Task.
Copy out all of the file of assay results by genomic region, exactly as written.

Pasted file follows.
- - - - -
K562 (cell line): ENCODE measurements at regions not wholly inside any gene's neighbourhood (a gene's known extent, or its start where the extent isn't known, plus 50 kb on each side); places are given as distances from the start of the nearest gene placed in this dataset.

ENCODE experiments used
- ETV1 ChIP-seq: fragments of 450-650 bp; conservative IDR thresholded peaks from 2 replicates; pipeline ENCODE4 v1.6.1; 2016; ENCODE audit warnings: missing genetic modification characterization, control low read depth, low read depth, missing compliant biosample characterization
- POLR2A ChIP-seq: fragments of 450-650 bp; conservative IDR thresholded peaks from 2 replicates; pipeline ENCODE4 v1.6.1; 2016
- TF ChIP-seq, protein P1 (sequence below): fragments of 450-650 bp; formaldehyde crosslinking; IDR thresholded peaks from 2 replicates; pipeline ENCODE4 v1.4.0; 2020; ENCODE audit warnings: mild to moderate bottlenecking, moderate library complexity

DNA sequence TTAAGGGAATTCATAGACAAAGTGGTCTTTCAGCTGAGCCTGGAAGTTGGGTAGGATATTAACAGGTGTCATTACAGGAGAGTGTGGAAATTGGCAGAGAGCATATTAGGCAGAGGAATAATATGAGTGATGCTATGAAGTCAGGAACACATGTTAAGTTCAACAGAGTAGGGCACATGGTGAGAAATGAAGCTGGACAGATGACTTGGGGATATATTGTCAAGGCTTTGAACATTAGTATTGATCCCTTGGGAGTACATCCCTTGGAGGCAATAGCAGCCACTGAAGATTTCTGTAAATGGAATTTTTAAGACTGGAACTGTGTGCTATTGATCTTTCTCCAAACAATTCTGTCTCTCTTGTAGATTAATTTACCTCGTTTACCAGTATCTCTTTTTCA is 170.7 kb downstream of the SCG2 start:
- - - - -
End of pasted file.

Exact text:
K562 (cell line): ENCODE measurements at regions not wholly inside any gene's neighbourhood (a gene's known extent, or its start where the extent isn't known, plus 50 kb on each side); places are given as distances from the start of the nearest gene placed in this dataset.

ENCODE experiments used
- ETV1 ChIP-seq: fragments of 450-650 bp; conservative IDR thresholded peaks from 2 replicates; pipeline ENCODE4 v1.6.1; 2016; ENCODE audit warnings: missing genetic modification characterization, control low read depth, low read depth, missing compliant biosample characterization
- POLR2A ChIP-seq: fragments of 450-650 bp; conservative IDR thresholded peaks from 2 replicates; pipeline ENCODE4 v1.6.1; 2016
- TF ChIP-seq, protein P1 (sequence below): fragments of 450-650 bp; formaldehyde crosslinking; IDR thresholded peaks from 2 replicates; pipeline ENCODE4 v1.4.0; 2020; ENCODE audit warnings: mild to moderate bottlenecking, moderate library complexity

DNA sequence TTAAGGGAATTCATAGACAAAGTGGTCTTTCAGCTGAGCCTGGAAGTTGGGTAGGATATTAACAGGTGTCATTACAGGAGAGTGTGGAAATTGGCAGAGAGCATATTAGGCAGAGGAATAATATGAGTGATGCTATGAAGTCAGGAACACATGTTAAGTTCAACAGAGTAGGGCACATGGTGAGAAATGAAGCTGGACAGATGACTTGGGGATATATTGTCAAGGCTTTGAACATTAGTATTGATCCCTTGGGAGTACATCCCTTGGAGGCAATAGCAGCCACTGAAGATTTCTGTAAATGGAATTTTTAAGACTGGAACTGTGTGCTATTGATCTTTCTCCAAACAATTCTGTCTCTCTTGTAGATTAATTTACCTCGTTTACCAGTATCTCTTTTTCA is 170.7 kb downstream of the SCG2 start: